MARQUETTE — Fifteen years ago, Michigan adopted a law allowing law enforcement officers to stop motorists who were not wearing safety belts.
“For the next two weeks across all 83 counties in the State of Michigan, law enforcement — meaning Michigan State Police, local partners, Sheriff’s departments, township police departments are coordinating efforts to get motorists across the state to wear their seat belts,” said Captain John Halpin, District Commander of the Eighth District of the Michigan State Police.
To kick off the fifteenth annual Click It or Ticket campaign efforts in the area, officers from various agencies in Marquette County gathered at MDOT’s Marquette Welcome Center Monday morning to get the word out about seat belt safety. A seat belt banner was placed on the center as a reminder to buckle up.
“This is a very popular stop for people as they travel across the Upper Peninsula, so we look at it as a good opportunity to help raise seat belt awareness, and [we are] just trying to get everybody to buckle up and have a safe visit,” said Dan Weingarten, communications representative for the Michigan Department of Transportation’s Superior Region.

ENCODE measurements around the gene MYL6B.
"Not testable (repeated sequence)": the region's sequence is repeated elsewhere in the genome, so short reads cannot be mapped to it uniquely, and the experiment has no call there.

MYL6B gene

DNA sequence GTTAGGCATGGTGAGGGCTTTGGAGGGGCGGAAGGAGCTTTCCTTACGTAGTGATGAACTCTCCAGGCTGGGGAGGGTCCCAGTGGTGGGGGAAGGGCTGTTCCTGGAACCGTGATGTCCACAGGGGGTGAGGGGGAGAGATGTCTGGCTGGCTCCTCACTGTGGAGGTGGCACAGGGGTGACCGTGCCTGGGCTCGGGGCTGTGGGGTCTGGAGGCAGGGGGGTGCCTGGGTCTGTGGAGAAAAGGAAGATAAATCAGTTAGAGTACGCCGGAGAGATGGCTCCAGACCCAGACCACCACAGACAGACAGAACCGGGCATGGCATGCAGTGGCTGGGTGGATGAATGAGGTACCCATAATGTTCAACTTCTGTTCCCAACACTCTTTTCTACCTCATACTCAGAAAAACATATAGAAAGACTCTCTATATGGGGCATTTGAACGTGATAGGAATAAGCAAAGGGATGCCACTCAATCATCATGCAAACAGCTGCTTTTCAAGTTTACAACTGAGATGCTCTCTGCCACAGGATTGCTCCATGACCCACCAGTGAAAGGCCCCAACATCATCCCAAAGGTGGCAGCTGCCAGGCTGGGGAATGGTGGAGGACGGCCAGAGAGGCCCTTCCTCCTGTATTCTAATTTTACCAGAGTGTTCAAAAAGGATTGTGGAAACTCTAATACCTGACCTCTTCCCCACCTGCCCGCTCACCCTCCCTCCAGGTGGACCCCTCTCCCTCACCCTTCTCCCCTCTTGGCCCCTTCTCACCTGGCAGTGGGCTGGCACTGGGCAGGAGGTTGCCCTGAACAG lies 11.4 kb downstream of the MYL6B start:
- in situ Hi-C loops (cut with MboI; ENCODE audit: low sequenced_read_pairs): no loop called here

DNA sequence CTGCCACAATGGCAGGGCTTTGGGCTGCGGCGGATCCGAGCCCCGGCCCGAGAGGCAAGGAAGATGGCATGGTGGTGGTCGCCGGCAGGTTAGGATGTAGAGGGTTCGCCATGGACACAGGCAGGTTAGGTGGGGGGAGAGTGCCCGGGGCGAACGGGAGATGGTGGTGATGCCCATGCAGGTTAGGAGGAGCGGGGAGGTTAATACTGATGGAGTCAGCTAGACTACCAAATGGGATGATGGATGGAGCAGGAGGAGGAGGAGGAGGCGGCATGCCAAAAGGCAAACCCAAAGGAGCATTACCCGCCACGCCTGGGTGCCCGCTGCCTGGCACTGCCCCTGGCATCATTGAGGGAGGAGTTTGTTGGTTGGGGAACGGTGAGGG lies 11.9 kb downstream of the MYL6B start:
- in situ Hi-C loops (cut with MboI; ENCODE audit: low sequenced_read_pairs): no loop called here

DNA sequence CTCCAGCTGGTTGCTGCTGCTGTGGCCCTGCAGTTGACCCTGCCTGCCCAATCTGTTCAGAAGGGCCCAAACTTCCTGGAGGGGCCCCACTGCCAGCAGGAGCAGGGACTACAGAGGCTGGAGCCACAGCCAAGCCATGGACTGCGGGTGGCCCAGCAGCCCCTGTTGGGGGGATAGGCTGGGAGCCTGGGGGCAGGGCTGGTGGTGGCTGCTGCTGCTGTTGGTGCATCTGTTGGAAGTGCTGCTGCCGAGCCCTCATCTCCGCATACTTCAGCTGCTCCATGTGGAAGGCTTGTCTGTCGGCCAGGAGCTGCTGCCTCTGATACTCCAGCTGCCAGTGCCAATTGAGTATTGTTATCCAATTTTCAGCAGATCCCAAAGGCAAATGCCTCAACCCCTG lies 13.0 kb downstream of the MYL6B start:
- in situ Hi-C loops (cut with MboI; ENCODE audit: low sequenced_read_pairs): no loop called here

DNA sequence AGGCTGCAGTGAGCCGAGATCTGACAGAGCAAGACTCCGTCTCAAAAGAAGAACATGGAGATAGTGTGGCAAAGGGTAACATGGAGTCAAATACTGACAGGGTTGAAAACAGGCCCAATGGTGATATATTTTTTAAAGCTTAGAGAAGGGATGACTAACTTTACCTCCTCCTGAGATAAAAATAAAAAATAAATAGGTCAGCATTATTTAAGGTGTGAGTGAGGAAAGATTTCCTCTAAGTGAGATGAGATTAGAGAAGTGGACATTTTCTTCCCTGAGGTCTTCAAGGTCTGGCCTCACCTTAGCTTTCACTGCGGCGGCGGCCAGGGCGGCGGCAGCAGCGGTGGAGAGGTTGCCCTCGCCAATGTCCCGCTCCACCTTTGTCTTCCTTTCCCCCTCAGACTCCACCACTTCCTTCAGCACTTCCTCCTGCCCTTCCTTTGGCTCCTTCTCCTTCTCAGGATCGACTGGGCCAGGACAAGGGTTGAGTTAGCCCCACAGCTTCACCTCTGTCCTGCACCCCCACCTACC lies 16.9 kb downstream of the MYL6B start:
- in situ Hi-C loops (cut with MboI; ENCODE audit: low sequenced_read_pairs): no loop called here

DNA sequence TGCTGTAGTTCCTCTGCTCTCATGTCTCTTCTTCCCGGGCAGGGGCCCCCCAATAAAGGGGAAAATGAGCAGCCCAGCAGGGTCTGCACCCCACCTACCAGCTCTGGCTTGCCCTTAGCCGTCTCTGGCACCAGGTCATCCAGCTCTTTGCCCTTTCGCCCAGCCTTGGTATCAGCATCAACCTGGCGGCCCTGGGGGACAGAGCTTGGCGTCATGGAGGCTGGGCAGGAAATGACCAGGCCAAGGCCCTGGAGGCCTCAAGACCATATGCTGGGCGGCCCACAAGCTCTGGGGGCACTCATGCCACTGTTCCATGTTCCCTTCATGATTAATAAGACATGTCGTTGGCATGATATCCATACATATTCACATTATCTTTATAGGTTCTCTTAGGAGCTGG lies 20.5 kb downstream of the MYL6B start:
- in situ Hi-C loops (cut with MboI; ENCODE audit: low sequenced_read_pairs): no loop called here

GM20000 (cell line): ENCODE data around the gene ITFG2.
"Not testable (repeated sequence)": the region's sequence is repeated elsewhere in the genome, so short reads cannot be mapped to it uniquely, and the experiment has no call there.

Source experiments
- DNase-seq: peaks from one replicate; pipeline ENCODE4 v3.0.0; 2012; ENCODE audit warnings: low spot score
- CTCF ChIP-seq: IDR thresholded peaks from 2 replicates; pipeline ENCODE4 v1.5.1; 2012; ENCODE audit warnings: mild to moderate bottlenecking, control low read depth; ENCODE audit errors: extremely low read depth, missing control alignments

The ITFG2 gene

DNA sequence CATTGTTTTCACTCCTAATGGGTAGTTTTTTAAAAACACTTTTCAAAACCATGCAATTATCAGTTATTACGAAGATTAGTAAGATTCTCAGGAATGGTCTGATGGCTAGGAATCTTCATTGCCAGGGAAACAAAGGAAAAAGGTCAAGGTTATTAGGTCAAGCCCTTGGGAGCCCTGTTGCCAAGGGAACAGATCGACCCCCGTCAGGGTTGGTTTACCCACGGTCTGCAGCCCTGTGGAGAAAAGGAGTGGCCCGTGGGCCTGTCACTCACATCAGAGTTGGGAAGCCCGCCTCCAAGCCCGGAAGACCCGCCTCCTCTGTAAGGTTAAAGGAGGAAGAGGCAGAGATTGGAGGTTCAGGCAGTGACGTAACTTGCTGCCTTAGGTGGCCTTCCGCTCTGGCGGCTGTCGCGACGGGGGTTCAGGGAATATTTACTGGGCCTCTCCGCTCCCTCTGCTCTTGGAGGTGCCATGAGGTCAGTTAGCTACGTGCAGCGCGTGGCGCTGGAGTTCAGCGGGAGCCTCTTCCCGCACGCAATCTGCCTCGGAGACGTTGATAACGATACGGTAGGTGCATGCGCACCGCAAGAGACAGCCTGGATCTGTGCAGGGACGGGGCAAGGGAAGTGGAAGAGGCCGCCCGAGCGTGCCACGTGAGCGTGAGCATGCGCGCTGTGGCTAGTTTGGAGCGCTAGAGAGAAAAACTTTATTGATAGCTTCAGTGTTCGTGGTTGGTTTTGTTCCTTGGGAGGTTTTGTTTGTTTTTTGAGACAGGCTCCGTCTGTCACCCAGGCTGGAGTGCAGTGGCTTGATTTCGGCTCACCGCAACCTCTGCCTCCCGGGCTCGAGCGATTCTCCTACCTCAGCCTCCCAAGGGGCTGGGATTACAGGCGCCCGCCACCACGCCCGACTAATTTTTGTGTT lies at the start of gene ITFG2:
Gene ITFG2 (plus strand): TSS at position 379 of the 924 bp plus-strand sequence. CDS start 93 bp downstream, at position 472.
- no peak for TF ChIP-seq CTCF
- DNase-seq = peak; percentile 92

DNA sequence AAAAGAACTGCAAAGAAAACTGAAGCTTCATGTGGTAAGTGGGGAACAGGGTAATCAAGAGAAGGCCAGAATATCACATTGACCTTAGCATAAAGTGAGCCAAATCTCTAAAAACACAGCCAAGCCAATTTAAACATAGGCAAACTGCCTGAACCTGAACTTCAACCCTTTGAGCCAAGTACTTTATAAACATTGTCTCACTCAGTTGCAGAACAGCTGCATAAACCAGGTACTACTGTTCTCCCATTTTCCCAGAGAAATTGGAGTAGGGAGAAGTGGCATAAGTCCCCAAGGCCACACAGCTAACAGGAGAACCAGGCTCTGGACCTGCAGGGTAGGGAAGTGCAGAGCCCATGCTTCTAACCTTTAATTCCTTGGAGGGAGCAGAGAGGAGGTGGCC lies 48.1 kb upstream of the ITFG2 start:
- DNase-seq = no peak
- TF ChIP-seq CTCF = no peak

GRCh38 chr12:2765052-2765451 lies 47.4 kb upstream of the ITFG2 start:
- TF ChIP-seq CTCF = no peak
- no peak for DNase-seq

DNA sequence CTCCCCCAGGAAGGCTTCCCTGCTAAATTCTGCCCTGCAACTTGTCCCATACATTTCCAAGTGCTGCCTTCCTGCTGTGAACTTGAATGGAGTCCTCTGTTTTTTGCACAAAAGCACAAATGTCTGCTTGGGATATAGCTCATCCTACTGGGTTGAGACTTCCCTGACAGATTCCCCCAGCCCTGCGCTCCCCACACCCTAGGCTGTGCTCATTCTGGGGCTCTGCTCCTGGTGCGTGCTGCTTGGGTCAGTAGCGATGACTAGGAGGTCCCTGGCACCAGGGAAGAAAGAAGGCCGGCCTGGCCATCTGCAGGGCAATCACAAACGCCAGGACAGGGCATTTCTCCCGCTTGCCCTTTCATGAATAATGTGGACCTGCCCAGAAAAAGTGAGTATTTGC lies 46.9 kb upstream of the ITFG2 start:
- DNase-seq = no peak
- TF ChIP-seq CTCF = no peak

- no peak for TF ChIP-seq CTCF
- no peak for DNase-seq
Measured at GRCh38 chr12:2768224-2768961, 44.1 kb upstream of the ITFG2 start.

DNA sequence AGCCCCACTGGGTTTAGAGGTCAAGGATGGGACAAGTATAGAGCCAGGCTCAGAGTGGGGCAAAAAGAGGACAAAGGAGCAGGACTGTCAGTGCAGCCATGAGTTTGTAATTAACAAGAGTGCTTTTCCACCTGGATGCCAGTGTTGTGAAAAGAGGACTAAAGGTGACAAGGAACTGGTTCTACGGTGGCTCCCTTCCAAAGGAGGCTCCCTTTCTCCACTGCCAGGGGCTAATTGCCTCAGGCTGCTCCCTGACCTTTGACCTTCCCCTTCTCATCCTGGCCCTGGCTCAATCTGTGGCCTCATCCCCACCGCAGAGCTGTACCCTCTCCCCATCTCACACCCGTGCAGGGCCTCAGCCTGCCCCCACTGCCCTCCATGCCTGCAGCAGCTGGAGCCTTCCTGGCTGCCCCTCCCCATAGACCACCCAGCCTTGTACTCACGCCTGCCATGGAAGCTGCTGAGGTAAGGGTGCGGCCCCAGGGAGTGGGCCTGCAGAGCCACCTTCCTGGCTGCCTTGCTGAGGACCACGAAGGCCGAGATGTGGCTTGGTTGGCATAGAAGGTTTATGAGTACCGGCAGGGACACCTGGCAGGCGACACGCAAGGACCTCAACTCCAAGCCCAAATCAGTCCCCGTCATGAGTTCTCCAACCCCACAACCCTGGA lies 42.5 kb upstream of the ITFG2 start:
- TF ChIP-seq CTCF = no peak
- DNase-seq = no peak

A large part of the Click It or Ticket campaign involves seat belt enforcement zones, which began popping up Monday morning. In these zones, drivers will see signs and law enforcement officers nearby looking out for unbuckled motorists. Getting spotted not wearing a belt will result in getting pulled over and issued a citation.
Police are hoping to remind the seven percent of drivers in Michigan who still don’t wear their belts that a ticket is not the only consequence of such an action.
“You know, I’ve been a policeman for 35 years working the road, and I can’t tell you how many times where I’ll pull up to an accident scene and you think, ‘oh, it’s that big a thing,’ and it will turn into a fatal, and it’s just because the person didn’t have their seatbelt on,” said Chief Greg Zyburt of the Chocolay Township Police Department.
“It’s proven that if somebody wears their seat belt, whether they’re driving the vehicle or they are a passenger in the vehicle, their chances of surviving a serious crash increase by 45 percent,” Halpin said.
“Over the weekend, I had an individual with me who didn’t put his seat belt on, and I subsequently stopped my truck and I said ‘get out.’ He wasn’t very happy with me, but I take it seriously personally, because I do believe that this saves lives,” said Undersheriff Michael Klein of the Marquette County Sheriff’s Office.
Police are also reminding people traveling over Memorial Day weekend to take their time, buckle up, and get there safely.